What does that look like in practice? If I receive feedback about my APIs, I treat it as gold. I take every opportunity to go on-site with customers to have meetings with customers to hear from them directly. I work closely with my customer success teams to stay extremely close to our customers. I run surveys and interviews and stay across the API data usage. I also have a product board where I centralize all of these inputs to give me easy access to enable me to strategize and prioritize more effectively. Human engagement and interaction are critical in eliciting quality feedback, so have workshops with your customers and ask them questions to understand pain points, inefficiencies, interests, etc.
Another important process is to understand the customer use cases for how they’re using your APIs. Sometimes customers have used our APIs in a way not necessarily how we initially had imagined. This is important, as it enables you to continue to evolve your product strategy based on real usage. I guess the success of an API product is to become a seamless and critical piece in many different customer experiences and ecosystems.
For your software development lifecycle, it’s not just the API product strategy where customer feedback is critical. You should also consider staying customer-centric during the design and delivery of your APIs. Keep your customer at the heart of API discovery, design, and delivery.
API economy has grown significantly in the last couple of years. A Gartner report released this year shows that 80% of surveyed organizations plan on providing publicly exposed APIs in 2022, Compared to 46% in 2019. Your go-to-market strategy is critical for an API to stand out in this API economy. This is about making your APIs discoverable and your onboarding experience frictionless. Quality documentation is central to this. When customers start using your APIs, they want as much self-service capability as possible. They don’t want to have to ask you questions about what this means or how to do this. Giving your customers immaculate documentation will ultimately lead to higher customer conversion. An API developer portal is also critical as a central access point for your APIs for customers. Understanding the friction points in our API onboarding experience is required. To do this, we use a product management technique of customer journey mapping, where we speak with our customers and understand their end-to-end journey. We understood their painful moments, the friction points they felt, the frustrating moments, and the delightful moments, which gave us feedback to continue improving. It is part of the role of an API product manager to coordinate and collaborate with marketing and sales to achieve greater customer adoption of your APIs and to work towards a frictionless developer portal experience.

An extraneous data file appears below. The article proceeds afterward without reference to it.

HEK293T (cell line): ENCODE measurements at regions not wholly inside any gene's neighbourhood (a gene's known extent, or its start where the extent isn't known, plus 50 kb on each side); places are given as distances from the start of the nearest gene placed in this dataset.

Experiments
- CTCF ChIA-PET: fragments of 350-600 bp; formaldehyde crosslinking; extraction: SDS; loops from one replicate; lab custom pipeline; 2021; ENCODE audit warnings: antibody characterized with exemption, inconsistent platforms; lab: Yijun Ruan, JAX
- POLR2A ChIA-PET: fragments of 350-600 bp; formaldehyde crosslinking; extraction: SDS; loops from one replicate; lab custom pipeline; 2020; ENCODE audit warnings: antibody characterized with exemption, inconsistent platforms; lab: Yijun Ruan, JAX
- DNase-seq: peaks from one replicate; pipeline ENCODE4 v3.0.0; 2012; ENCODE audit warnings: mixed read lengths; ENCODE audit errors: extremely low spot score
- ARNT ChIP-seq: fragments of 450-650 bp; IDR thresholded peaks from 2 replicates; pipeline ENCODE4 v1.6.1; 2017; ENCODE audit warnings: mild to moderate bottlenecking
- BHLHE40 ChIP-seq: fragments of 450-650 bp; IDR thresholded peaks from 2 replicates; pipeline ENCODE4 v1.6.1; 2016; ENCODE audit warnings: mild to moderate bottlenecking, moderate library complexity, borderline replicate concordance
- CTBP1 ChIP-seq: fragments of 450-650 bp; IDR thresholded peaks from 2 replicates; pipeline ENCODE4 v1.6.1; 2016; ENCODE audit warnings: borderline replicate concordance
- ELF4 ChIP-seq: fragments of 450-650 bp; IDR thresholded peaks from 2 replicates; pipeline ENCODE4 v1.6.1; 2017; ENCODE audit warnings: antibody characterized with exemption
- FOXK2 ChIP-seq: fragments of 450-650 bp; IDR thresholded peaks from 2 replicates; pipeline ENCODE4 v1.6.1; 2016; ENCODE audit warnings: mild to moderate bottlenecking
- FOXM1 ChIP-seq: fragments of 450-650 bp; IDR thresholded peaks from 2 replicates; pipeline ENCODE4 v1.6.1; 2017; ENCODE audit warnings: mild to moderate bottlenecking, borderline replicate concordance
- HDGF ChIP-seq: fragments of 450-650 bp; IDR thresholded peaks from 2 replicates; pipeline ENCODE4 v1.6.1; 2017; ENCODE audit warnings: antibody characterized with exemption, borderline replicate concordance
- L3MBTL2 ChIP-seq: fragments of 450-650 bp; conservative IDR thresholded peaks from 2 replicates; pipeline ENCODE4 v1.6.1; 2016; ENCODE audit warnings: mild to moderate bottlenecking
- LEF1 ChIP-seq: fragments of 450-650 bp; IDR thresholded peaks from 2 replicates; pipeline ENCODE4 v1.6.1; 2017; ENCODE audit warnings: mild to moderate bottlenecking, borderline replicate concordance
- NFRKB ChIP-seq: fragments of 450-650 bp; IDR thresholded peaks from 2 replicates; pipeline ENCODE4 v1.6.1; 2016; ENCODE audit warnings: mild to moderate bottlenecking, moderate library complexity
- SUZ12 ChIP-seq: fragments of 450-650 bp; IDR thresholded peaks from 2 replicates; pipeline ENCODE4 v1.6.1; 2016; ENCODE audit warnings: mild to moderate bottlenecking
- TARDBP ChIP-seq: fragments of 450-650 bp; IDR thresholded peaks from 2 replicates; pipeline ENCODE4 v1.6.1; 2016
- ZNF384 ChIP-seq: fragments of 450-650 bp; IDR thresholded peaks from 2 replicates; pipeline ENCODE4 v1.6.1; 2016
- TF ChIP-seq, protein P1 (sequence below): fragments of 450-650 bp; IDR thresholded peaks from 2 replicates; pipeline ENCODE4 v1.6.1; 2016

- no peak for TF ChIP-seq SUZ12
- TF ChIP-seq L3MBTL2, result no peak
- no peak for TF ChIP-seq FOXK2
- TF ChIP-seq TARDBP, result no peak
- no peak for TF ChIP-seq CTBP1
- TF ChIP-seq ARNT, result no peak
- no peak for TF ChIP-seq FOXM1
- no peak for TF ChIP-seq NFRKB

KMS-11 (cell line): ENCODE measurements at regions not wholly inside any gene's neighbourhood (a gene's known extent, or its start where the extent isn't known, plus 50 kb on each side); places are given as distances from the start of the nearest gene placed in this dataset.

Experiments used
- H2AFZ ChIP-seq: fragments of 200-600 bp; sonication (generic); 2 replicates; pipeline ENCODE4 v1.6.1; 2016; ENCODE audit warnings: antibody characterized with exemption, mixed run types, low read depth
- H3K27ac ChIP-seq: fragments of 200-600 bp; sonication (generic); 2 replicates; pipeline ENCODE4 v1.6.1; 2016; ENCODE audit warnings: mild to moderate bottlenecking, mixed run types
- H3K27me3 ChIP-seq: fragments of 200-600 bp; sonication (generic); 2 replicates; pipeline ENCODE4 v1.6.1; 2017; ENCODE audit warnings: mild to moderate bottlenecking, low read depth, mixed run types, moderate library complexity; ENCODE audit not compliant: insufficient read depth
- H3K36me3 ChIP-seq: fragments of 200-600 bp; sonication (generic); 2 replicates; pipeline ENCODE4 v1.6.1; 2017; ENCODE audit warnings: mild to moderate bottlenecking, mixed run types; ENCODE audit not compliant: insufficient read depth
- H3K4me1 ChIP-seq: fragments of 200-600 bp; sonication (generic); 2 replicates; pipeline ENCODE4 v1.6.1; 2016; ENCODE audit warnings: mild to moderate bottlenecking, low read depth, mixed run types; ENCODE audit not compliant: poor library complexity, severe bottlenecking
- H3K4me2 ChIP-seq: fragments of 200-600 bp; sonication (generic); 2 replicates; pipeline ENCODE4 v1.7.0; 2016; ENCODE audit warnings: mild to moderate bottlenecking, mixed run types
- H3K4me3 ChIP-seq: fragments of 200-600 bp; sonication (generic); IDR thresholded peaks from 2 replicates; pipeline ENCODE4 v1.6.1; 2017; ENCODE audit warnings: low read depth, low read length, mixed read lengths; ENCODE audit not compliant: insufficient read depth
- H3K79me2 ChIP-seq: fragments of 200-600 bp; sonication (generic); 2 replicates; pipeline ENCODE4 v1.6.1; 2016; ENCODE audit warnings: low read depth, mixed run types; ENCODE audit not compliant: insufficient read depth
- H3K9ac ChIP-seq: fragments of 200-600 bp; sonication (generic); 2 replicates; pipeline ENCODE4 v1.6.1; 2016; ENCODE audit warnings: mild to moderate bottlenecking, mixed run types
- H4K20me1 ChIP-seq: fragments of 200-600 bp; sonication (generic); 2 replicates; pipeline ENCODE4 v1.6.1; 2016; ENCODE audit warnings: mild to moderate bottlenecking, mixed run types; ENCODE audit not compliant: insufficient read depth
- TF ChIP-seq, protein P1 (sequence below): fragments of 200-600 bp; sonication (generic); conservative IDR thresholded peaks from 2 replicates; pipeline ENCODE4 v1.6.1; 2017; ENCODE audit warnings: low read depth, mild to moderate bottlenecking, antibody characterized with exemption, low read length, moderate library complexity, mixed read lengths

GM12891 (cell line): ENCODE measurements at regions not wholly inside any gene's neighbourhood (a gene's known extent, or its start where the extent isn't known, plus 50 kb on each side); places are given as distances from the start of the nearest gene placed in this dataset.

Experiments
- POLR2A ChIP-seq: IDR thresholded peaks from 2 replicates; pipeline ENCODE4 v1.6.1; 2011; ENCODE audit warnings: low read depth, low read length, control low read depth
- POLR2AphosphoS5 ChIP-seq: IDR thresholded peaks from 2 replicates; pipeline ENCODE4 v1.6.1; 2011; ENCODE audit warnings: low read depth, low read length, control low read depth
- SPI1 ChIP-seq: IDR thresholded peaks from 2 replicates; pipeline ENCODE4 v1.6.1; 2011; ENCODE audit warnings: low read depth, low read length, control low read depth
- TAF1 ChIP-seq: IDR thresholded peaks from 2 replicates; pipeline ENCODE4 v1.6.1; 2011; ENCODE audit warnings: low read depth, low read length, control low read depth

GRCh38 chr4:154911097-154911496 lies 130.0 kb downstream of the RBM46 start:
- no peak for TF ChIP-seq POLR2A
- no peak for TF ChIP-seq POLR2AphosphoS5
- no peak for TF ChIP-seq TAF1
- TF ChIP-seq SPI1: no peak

Measuring your APIs is another important element of the role of an API product manager. Finding the right business metrics can be challenging. There’s a tendency to focus on the operational metrics for APIs, like error rates or requests per minute. They are simpler to measure. It is also important to measure your APIs from a business perspective. If you have direct monetization, you can track the incremental value the API brings to your business. You can track the new channel enablement your APIs have brought to your business. You can track the revenue or the transactions that have flowed through your APIs. You can also look at the number of partners using your API and the value of those partners to your business. Suppose you want to look at it from a customer perspective. In that case, as an example, you could understand the time savings and efficiency gains that your API has provided to your customers through activity automation. You could potentially overlay a monetary value on that. Depending on your API maturity, customer retention is an interesting business metric that measures retention for customers who use your APIs instead of your web channels. The assumption is that the personalization, customization, and ability to weave your API into their workflow or digital experience seamlessly has provided a compelling retention strategy.
To conclude, APIs can open new business opportunities if we approach them through a customer-centric mindset. Product management practices, allow you to keep customer focus, and ultimately provide APIs that hold value for your business, and your customer.
- Firstly, use product management techniques like personas to understand who is your customer, what their drivers are.
- Secondly, research and feedback are critical to developing an evidence-based API product strategy that always welcomes human interaction as part of this.
- Thirdly, work on offering a frictionless onboarding experience as part of your go-to-market strategy and tailor your go-to-market strategy to suit your customer types.
- Lastly, measure and track your APIs to understand their business value and impact, as that allows you to truly understand the success of your product strategy and continue to evolve your product strategy.